Aviation enthusiast Doug Kempf shared photos of the aircraft on his Twitter account for the first time on Wednesday

Aviation enthusiast Doug Kempf shared photos of the aircraft on his Twitter account for the first time on Wednesday

Aviation enthusiast Doug Kempf shared photos of the aircraft on his Twitter account for the first time on Wednesday

A second person shared photos that he said were of the Boeing 737-800 flight

A second person shared photos that he said were of the Boeing 737-800 flight

A second person shared photos that he said were of the Boeing 737-800 flight

iAero Airways, formerly Swift Airlines, has not made the relevant photos public.

DailyMail.com has contacted Boeing, the Federal Aviation Administration and iAero for further comments.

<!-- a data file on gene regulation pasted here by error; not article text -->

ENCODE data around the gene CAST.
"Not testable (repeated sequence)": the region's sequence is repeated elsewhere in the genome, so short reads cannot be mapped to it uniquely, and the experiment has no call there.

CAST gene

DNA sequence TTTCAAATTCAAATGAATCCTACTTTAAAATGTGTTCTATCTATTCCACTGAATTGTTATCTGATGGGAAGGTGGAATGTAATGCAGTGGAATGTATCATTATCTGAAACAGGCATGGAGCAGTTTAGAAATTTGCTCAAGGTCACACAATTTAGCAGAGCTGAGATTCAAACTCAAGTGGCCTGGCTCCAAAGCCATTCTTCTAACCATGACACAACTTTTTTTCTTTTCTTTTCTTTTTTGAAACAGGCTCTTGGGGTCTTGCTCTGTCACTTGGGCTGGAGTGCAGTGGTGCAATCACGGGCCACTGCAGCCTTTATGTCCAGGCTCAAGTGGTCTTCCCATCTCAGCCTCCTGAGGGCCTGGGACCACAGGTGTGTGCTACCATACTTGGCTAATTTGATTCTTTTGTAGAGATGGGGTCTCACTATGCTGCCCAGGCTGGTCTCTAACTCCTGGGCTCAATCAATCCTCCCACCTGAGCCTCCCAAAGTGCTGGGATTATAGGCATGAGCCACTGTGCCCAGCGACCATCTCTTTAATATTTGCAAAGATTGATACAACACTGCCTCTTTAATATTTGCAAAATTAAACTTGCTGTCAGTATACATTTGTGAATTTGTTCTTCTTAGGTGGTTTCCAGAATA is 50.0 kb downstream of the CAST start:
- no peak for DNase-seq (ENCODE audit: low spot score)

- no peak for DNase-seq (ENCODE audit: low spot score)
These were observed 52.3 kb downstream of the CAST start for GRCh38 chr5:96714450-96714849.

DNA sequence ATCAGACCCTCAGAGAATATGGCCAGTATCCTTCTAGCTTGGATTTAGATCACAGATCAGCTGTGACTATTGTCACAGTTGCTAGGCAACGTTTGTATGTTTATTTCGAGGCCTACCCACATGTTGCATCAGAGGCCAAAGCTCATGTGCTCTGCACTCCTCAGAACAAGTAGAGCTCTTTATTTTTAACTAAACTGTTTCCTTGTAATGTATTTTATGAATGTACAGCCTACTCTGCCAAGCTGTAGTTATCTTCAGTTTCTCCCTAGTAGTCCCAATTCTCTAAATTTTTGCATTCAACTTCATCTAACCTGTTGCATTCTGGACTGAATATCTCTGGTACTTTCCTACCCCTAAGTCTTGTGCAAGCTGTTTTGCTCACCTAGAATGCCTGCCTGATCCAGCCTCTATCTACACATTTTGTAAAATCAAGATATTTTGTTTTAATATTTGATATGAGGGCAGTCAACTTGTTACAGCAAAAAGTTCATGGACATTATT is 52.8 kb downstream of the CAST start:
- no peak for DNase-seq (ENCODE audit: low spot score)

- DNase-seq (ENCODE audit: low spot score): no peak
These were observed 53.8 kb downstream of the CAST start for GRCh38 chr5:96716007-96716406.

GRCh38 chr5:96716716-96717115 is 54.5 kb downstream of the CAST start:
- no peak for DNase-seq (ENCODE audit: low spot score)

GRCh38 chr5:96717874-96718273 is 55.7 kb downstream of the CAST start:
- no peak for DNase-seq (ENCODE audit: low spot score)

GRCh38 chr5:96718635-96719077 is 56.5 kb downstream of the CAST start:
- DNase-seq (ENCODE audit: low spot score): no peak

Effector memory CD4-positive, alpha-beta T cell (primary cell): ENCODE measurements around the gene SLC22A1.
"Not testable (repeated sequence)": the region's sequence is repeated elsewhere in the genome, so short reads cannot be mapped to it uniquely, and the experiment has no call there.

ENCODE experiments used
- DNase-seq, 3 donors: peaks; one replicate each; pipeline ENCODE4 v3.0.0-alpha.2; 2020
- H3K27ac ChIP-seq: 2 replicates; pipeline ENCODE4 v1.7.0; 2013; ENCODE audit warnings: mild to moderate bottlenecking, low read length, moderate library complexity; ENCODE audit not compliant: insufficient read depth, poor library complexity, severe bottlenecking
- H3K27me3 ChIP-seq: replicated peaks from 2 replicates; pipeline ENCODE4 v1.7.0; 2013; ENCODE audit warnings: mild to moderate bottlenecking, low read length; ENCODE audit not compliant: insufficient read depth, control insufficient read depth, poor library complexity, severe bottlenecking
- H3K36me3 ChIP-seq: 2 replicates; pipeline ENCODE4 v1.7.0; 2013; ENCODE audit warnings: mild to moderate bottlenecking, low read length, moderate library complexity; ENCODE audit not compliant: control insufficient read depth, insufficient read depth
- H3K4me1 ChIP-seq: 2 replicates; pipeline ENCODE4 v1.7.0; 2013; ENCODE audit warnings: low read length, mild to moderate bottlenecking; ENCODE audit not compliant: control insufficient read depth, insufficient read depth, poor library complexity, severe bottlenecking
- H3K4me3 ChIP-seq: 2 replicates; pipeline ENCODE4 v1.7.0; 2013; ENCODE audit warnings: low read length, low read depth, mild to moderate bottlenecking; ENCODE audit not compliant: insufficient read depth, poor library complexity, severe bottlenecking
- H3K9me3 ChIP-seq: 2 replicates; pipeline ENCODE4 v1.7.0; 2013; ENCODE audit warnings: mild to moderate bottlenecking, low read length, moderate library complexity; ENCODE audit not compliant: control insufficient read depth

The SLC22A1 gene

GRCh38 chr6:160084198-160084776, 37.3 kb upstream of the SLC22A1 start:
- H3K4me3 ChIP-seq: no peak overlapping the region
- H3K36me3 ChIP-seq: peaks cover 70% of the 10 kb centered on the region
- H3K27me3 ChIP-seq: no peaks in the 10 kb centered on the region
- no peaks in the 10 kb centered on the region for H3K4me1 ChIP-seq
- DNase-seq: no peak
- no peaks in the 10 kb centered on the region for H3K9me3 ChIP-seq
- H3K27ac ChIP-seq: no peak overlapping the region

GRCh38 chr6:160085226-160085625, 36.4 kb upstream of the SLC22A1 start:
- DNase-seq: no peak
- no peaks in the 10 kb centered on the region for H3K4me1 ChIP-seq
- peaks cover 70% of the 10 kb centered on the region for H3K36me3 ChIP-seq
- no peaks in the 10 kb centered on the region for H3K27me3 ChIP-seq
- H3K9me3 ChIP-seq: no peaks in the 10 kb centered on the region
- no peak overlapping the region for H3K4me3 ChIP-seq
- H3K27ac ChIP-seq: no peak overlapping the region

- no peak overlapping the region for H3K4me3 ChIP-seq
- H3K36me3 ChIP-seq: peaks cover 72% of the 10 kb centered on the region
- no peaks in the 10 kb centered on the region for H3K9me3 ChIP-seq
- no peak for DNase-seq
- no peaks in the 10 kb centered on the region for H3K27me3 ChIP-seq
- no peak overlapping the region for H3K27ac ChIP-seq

The Miami-based airline owns 33 Boeing plans and has seven Boeing 737-800s, International Business Times reports.

It manages charter flights for national fractional aircraft operators, construction transport, financial institutions, major tour operators and many collegiate and professional sports organizations.

Victorville is known as a plane boneyard and repository for several planes.

Southern California Logistics Airport is home to Southwest’s collection of Boeing 737 Max jets.

In 2019, two aircraft failures with Boeing 737 Max’s crashed in Indonesia and Ethiopia.

Pictured: Aviation officials inspect the repaired engine involved in the plane crash in Indonesia

Pictured: Aviation officials inspect the repaired engine involved in the plane crash in Indonesia